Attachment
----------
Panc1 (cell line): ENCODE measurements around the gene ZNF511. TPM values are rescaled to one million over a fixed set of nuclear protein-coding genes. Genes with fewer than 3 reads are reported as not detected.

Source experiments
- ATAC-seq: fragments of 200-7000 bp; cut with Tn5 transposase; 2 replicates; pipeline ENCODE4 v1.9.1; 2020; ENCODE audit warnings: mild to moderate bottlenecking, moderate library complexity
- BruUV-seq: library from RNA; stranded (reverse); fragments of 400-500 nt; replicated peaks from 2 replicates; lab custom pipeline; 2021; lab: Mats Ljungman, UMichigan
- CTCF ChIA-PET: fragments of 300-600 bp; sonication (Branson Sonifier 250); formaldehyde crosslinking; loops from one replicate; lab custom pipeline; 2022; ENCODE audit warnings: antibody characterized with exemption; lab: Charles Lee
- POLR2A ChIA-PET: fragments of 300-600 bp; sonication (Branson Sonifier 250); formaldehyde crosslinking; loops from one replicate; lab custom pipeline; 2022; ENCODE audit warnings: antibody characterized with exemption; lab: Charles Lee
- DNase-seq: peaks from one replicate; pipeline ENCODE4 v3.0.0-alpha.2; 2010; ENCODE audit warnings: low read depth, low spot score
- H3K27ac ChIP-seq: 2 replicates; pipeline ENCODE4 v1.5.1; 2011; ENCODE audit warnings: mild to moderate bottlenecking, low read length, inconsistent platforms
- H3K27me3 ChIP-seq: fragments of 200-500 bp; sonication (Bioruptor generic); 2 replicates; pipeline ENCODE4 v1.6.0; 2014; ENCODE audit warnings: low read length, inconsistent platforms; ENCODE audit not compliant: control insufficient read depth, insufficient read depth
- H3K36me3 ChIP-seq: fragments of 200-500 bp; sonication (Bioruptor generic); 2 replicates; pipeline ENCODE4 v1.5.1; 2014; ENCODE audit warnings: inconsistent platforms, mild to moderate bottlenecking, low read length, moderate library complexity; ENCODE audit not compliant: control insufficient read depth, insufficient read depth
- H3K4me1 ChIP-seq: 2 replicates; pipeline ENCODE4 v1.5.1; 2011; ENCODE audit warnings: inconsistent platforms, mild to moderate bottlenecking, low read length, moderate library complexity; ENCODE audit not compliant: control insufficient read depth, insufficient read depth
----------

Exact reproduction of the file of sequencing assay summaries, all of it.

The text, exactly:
Panc1 (cell line): ENCODE measurements around the gene ZNF511. TPM values are rescaled to one million over a fixed set of nuclear protein-coding genes. Genes with fewer than 3 reads are reported as not detected.

Source experiments
- ATAC-seq: fragments of 200-7000 bp; cut with Tn5 transposase; 2 replicates; pipeline ENCODE4 v1.9.1; 2020; ENCODE audit warnings: mild to moderate bottlenecking, moderate library complexity
- BruUV-seq: library from RNA; stranded (reverse); fragments of 400-500 nt; replicated peaks from 2 replicates; lab custom pipeline; 2021; lab: Mats Ljungman, UMichigan
- CTCF ChIA-PET: fragments of 300-600 bp; sonication (Branson Sonifier 250); formaldehyde crosslinking; loops from one replicate; lab custom pipeline; 2022; ENCODE audit warnings: antibody characterized with exemption; lab: Charles Lee
- POLR2A ChIA-PET: fragments of 300-600 bp; sonication (Branson Sonifier 250); formaldehyde crosslinking; loops from one replicate; lab custom pipeline; 2022; ENCODE audit warnings: antibody characterized with exemption; lab: Charles Lee
- DNase-seq: peaks from one replicate; pipeline ENCODE4 v3.0.0-alpha.2; 2010; ENCODE audit warnings: low read depth, low spot score
- H3K27ac ChIP-seq: 2 replicates; pipeline ENCODE4 v1.5.1; 2011; ENCODE audit warnings: mild to moderate bottlenecking, low read length, inconsistent platforms
- H3K27me3 ChIP-seq: fragments of 200-500 bp; sonication (Bioruptor generic); 2 replicates; pipeline ENCODE4 v1.6.0; 2014; ENCODE audit warnings: low read length, inconsistent platforms; ENCODE audit not compliant: control insufficient read depth, insufficient read depth
- H3K36me3 ChIP-seq: fragments of 200-500 bp; sonication (Bioruptor generic); 2 replicates; pipeline ENCODE4 v1.5.1; 2014; ENCODE audit warnings: inconsistent platforms, mild to moderate bottlenecking, low read length, moderate library complexity; ENCODE audit not compliant: control insufficient read depth, insufficient read depth
- H3K4me1 ChIP-seq: 2 replicates; pipeline ENCODE4 v1.5.1; 2011; ENCODE audit warnings: inconsistent platforms, mild to moderate bottlenecking, low read length, moderate library complexity; ENCODE audit not compliant: control insufficient read depth, insufficient read depth